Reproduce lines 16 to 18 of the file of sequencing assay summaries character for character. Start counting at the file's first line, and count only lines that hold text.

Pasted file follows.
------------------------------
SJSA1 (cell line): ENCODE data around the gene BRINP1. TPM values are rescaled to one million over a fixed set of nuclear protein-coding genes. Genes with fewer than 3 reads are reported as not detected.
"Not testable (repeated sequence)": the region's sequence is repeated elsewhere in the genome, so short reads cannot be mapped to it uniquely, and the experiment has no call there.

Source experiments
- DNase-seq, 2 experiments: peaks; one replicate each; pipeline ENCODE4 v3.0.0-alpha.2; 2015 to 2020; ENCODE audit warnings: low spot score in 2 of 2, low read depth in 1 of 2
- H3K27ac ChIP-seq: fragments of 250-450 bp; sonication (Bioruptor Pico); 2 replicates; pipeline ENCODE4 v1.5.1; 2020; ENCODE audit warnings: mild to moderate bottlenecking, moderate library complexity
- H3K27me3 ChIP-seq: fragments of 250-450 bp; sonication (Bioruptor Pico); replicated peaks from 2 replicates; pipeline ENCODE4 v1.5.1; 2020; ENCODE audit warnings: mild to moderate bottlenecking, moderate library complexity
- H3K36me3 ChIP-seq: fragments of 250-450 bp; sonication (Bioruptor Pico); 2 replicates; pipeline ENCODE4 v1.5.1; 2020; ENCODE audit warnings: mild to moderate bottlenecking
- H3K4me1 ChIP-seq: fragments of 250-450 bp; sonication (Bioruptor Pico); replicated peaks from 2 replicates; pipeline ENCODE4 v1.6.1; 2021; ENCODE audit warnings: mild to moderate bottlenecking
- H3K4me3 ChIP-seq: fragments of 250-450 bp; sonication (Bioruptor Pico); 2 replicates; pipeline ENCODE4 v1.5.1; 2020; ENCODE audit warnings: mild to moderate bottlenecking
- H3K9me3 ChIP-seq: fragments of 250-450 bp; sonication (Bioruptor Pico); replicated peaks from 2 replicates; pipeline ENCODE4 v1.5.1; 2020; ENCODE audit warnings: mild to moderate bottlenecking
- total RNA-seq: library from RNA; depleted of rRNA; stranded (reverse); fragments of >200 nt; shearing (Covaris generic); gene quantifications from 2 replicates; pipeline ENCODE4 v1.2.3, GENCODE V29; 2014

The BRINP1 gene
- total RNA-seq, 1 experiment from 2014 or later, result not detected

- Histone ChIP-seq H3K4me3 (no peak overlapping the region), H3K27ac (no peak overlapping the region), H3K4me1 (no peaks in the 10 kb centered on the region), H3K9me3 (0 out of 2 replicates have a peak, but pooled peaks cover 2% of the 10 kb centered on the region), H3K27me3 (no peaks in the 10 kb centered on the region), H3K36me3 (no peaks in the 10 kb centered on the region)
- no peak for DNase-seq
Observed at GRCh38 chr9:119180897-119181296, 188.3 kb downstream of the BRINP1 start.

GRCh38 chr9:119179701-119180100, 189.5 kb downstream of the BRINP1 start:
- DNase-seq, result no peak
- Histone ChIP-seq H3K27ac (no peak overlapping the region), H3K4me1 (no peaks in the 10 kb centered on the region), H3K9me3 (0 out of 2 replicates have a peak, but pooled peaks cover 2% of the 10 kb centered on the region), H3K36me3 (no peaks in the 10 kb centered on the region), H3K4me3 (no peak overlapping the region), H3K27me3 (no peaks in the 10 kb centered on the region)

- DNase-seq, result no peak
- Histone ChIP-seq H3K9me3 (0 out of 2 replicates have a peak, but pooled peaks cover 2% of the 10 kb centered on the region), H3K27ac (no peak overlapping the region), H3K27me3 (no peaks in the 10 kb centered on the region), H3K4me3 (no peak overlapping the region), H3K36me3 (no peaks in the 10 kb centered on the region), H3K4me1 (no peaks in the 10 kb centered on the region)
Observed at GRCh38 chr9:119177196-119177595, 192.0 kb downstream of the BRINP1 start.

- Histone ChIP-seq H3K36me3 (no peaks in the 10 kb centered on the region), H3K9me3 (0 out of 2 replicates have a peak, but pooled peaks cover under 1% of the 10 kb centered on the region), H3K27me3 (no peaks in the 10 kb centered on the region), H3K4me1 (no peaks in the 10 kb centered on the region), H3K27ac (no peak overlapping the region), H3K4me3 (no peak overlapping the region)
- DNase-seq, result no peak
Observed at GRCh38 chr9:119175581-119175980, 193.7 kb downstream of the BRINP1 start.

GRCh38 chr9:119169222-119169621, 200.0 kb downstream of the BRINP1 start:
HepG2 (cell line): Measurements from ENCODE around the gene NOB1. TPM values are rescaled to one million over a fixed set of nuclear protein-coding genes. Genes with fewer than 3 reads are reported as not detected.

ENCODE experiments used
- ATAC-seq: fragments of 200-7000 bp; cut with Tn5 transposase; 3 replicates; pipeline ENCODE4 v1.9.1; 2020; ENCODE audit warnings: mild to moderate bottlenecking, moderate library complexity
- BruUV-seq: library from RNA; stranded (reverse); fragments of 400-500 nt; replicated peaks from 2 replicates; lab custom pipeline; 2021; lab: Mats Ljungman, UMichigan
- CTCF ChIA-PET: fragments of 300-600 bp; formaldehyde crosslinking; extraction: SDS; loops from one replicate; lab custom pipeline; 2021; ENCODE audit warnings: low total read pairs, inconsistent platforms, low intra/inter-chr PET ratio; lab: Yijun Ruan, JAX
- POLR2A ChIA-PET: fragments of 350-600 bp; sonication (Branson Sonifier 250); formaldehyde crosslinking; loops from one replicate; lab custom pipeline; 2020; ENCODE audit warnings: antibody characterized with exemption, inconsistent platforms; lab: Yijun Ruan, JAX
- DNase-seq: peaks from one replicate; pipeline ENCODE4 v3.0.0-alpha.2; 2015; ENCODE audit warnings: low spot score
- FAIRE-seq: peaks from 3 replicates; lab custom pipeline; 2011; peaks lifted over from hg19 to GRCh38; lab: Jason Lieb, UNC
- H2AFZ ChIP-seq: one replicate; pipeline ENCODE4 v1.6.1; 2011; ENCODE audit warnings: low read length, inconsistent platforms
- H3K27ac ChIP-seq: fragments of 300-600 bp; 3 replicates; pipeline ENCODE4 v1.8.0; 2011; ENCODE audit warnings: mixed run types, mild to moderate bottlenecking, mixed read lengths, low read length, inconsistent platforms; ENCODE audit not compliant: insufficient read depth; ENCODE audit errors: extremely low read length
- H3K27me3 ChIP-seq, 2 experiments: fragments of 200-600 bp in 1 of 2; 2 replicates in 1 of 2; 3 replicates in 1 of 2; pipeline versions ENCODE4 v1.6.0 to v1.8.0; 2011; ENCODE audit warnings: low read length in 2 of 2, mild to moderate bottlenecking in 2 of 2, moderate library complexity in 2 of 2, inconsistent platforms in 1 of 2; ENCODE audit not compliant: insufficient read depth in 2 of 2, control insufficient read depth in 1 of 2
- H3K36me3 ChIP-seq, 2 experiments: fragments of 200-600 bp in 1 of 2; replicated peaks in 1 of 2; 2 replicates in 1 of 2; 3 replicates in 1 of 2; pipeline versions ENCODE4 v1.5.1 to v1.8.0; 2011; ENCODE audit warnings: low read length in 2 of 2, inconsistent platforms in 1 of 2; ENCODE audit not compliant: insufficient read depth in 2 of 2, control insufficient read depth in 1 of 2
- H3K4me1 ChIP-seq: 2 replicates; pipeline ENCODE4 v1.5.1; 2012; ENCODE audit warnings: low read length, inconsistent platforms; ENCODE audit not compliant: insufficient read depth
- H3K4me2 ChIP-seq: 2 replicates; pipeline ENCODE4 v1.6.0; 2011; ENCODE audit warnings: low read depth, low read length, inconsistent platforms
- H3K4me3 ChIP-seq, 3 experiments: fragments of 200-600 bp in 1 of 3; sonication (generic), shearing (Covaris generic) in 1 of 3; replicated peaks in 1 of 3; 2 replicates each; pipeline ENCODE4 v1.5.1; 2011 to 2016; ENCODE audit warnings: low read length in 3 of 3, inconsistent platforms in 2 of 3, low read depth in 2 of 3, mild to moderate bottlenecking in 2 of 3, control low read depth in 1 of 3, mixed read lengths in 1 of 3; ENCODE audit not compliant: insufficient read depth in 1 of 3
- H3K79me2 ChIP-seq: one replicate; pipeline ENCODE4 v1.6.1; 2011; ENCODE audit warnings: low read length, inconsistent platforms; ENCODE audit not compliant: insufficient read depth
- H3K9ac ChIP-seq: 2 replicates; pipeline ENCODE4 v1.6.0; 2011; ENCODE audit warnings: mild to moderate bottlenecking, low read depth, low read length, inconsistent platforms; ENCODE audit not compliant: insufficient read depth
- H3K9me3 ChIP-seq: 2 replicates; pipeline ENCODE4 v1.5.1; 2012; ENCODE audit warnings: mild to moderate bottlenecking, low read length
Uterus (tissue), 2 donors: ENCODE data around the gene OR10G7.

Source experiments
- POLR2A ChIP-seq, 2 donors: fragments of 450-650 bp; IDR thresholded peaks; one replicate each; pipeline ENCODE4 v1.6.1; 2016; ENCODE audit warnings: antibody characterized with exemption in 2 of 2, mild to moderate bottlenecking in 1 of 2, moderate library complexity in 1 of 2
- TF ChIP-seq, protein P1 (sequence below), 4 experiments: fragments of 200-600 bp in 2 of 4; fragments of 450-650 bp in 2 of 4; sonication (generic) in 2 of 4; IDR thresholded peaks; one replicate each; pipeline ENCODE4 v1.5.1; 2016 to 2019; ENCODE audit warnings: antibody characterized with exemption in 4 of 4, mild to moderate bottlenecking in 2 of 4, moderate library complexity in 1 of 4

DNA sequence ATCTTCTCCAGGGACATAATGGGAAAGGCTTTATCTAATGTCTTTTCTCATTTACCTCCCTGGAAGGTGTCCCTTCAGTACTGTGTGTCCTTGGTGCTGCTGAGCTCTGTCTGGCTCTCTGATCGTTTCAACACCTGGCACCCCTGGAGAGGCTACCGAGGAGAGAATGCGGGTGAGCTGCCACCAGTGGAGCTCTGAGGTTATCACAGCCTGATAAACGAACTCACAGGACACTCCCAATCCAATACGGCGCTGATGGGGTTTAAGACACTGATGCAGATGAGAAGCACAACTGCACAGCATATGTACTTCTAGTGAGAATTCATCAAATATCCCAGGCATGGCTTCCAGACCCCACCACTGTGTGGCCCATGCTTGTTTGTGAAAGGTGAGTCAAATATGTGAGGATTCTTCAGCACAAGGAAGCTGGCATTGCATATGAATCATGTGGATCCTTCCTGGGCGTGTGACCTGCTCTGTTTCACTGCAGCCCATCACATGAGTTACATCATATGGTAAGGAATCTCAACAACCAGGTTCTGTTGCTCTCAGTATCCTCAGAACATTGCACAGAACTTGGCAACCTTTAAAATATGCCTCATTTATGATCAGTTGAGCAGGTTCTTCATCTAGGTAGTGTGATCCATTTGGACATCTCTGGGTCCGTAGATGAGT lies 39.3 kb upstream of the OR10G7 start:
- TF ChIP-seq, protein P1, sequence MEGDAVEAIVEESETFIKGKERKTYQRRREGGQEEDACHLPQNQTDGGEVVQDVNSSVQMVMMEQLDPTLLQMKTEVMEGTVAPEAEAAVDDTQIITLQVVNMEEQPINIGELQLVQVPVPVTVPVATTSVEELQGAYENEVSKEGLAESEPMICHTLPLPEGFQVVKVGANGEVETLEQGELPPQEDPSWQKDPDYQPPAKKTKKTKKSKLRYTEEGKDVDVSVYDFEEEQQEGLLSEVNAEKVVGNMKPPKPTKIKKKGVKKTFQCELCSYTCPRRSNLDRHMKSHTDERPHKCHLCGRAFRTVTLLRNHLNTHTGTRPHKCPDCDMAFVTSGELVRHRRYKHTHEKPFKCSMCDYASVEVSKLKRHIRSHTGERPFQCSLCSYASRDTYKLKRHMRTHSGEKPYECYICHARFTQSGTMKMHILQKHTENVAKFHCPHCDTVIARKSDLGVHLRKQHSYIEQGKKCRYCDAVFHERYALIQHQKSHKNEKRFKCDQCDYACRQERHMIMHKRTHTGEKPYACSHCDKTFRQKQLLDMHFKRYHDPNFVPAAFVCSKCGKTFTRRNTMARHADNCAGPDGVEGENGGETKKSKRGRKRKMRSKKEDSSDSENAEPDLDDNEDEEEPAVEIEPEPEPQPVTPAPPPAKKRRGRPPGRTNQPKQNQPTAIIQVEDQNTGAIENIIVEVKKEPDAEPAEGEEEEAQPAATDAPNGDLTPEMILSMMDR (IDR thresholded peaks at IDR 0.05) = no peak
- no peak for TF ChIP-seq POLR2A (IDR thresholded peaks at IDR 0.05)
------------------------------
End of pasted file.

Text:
Observed at GRCh38 chr9:119180897-119181296, 188.3 kb downstream of the BRINP1 start.

GRCh38 chr9:119179701-119180100, 189.5 kb downstream of the BRINP1 start:
- DNase-seq, result no peak